Alex Mercouris has mentioned the Russian abilities to intercept the Western MLRS rockets as a part of bigger discussion about their impact on the course of war in Ukraine. I had already published my thoughts regarding this issue, but I want to clarify some things regarding specifics of Russian ability to intercept those rockets and ATACMS tactical missiles.
First of all there is no difference at all in intercepting MLRS rockets and intercepting Grad or Uragan rockets. The shorter ranged MLRS unguided rockets will present almost identical target to Grad rockets. And the longer-ranged GMLRS rockets would be practically identical to Grad rockets in this regard. So the question Alex is raising why we haven’t seen Russian reports of the intercepts of those Western-supplied rockets as we see the reports of the intercepts of Soviet-era rockets.
I think the reason is that from the point of view of air-defense forces, there is almost no way to know that kind of a rocket was intercepted. They are able to classify them only by the parameters such as speed, altitude, range. So if the speed and range of western rockets is similar to the Soviet ones, there is no way to know if that was a Grad or the sorter-range HIMARS rocket, for example.
So I believe the reason is Russians don’t know themselves what they shot down, until they examine the remains or get some additional intel. That means they probably already have intercepted western rockets, not knowing for sure what it was, of thinking those there Soviet rockets.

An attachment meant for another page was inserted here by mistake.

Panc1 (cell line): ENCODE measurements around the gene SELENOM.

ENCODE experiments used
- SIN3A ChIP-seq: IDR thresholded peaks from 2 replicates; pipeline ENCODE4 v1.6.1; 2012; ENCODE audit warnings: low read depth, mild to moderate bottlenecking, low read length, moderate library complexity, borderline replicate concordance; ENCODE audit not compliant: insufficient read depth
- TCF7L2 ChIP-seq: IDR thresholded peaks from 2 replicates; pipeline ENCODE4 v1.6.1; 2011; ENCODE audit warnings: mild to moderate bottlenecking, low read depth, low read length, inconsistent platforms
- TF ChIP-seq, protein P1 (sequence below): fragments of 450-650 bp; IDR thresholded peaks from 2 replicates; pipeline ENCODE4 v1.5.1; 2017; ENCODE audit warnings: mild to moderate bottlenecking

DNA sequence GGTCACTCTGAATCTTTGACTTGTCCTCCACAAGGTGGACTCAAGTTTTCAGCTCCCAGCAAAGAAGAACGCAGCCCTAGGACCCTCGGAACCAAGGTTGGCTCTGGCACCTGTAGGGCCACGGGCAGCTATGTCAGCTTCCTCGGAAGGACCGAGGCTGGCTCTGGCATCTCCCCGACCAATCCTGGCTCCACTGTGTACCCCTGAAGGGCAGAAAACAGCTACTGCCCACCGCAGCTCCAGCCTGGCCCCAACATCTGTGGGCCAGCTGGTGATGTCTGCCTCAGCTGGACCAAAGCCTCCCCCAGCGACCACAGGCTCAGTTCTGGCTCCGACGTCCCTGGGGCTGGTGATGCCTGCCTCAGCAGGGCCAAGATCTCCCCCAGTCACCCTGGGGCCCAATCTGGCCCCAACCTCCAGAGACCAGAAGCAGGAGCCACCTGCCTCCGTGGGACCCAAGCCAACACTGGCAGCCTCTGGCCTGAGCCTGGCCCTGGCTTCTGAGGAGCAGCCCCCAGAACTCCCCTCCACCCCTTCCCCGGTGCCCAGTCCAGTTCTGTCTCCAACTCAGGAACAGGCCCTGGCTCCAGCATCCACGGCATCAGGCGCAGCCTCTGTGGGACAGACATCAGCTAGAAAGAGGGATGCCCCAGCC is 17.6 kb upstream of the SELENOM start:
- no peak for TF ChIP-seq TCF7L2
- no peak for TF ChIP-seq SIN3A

So, contrary to Alex’s assumption, were is no need to develop new tactics or adjust anything regarding the modus operandi of Russian air-defense crews. All they have to do is continue to do the same thing they been doing for a while now. The targets are practically the same, and they lay in very close one to another in a very large spectrum of targets which Russian air-defence systems were designed to engage. Actually, I believe some typical training targets for the Russian air-defence crews include Grad and possibly Uragan rockets based practice targets. So there is no problem at all to intercept a limited amount of rockets.
Regarding the impact of ATACMS missiles potentially being supplied and used by the Ukrainians — those are much easier targets. Firstly because HIMARS can launch only on such a missile at time, and M270 only two, instead of 6 and 12 rockets respectively. Saturation of the air-defence system’s fire control and the number of launch-ready missiles is the main technically limiting factor here. So the number of targets will decrease six-fold, and their altitude and time in the air will also increase. This will make it possible to use long-range air-defence systems like S-400 to intercept ATACMS missiles at much longer distances. It will also make it more financially justified, since the cost and tactical value of ATACMS missile is much higher than MLRS rockets.
As I said in one of my previous posts, ATACMS missile presents a target similar to that of the Tochka-U missile. And those are being intercepted near 100% of the time. So ATACMS will make almost no difference to the situation on the ground just because they will be intercepted if launched at Russian-controlled territories. That is why rockets present much bigger challenge to Russians, while still being negligible to the big picture.
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